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John Wheeler, Published January 14 2013

Weather Talk: F-M’s recent cold air came from north of Arctic Circle

The air the past several days has been of Arctic origin. That is to say, the air came from north of the Arctic Circle, where it tends to be extremely cold in midwinter.

When Canada is snow-covered, air from the Arctic is able to move into our region without being significantly modified. The snow is important because a snow-covered surface reflects most of the sunlight that strikes it, keeping the air from being warmed much at all. So when our weather is 10 or 20 or 30 below and the air has come from the Arctic, is it correct to call it Arctic air.

But farther south, places such as Texas and Atlanta sometimes get this same air from Arctic origins. However, the sunlight at these southern latitudes is much stronger and the air has usually crossed a couple of states’ worth of ground without snow cover, causing it to warm into the 20s or 10s. Southern television meteorologists and reporters are quick to talk about this as being Arctic air, but this is not precise. A more precise term would be modified Arctic air.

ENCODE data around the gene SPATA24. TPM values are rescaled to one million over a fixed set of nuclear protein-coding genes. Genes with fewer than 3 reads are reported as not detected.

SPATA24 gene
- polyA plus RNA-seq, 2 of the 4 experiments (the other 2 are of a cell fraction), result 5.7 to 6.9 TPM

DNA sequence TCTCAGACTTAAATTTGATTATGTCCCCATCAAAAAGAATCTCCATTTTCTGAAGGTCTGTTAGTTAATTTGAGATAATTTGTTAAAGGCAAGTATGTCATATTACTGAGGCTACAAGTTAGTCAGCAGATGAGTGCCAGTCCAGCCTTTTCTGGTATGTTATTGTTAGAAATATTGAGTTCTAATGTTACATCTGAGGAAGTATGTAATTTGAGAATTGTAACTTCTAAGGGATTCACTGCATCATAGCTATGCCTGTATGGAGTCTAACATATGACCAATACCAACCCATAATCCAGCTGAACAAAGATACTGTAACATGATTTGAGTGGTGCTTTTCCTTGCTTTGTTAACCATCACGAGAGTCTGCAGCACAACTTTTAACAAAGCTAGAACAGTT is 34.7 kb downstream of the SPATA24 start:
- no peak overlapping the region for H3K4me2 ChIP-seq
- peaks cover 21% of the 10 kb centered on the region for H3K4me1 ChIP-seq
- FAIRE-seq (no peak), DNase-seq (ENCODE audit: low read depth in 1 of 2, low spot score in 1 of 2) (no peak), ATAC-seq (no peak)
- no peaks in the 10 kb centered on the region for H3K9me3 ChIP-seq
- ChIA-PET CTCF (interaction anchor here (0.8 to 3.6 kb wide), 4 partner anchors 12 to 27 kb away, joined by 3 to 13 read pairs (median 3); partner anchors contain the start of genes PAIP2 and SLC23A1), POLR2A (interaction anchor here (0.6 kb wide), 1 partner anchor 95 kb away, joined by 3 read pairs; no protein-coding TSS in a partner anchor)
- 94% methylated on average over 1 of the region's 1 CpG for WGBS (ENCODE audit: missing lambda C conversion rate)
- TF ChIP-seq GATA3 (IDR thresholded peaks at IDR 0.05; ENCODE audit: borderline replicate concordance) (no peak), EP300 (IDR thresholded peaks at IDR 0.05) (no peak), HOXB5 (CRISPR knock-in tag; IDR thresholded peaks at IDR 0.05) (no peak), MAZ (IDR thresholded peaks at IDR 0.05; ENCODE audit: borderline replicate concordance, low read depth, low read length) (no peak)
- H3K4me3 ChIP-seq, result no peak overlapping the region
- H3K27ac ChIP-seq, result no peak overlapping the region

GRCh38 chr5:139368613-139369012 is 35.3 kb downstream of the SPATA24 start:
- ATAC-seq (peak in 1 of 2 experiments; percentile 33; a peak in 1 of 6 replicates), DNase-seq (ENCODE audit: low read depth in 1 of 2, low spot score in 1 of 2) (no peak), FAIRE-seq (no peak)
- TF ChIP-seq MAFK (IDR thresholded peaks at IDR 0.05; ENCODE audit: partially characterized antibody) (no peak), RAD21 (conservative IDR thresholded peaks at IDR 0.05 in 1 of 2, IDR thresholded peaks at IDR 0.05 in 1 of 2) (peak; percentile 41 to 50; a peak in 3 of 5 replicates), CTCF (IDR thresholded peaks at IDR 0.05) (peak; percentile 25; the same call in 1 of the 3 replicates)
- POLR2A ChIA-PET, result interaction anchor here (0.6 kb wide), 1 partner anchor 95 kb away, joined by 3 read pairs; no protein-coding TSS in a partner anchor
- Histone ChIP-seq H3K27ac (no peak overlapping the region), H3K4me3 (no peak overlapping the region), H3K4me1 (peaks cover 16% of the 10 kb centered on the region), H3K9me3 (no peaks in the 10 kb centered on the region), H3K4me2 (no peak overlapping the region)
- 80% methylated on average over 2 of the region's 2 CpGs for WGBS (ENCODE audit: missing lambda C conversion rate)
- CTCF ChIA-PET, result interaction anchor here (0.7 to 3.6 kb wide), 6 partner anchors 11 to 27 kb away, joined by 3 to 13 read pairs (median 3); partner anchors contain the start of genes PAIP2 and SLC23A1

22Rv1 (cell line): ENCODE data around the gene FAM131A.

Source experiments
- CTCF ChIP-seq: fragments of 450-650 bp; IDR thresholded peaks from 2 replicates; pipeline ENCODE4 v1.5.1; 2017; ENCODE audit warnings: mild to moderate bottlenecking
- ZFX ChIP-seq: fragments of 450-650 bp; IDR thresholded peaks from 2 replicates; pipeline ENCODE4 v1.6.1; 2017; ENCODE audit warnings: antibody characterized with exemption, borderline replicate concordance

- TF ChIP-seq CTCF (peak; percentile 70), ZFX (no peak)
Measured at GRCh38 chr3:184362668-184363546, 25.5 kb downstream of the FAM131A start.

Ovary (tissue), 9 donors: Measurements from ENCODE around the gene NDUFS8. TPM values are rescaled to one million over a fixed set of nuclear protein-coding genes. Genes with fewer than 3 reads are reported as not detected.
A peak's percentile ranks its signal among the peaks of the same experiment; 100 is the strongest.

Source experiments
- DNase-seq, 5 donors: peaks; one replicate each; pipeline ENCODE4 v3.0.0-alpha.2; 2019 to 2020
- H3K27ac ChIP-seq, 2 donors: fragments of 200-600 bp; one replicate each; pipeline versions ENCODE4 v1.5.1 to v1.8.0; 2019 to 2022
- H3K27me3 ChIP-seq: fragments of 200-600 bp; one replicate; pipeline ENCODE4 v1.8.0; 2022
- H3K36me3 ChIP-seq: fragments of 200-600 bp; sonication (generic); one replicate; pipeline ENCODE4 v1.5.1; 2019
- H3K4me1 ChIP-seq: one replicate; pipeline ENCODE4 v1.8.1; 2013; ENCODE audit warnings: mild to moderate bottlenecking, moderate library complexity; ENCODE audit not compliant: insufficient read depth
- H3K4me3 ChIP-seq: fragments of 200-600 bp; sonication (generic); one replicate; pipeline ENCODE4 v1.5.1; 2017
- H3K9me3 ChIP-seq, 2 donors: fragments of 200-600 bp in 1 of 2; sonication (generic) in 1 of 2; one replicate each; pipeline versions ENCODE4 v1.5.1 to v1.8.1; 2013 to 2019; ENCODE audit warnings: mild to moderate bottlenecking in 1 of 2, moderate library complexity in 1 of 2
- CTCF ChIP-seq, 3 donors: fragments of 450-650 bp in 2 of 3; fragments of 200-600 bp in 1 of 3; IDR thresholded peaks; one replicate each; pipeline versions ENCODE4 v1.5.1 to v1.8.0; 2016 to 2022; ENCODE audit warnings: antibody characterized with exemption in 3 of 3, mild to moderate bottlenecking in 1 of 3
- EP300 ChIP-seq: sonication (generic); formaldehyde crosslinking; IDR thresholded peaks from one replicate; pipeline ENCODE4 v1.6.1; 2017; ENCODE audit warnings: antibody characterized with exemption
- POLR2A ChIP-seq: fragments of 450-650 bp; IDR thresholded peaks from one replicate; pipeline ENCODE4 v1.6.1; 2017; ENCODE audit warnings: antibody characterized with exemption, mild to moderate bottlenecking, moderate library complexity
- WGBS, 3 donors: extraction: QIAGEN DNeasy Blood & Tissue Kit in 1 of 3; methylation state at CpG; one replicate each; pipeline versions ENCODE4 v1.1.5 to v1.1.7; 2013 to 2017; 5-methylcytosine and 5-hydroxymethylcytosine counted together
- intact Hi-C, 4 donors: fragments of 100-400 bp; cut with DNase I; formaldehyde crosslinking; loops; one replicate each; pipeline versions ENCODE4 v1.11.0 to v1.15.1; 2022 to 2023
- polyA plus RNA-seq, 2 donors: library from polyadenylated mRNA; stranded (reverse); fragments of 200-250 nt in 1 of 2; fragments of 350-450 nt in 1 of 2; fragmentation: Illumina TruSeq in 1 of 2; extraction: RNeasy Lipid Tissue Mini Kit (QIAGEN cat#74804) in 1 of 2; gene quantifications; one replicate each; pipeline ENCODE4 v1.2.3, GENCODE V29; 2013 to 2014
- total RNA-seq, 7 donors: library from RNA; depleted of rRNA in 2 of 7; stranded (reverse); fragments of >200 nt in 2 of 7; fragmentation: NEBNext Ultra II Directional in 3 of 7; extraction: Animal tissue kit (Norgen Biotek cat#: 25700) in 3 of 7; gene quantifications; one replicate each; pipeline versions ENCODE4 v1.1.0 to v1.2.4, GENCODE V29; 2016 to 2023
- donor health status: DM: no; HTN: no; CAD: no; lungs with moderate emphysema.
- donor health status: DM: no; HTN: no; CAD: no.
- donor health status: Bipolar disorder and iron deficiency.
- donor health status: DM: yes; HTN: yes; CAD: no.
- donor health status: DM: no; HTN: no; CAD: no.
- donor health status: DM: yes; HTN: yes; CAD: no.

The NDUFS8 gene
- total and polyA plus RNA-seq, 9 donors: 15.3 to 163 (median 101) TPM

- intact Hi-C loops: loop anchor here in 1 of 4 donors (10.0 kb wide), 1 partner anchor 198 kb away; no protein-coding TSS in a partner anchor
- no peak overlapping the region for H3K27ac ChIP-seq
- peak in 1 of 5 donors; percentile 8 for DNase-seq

Have a weather question you’d like answered? Email weather@wday.com, or write to WDAY Stormtracker, WDAY-TV, Box 2466, Fargo, ND 58108

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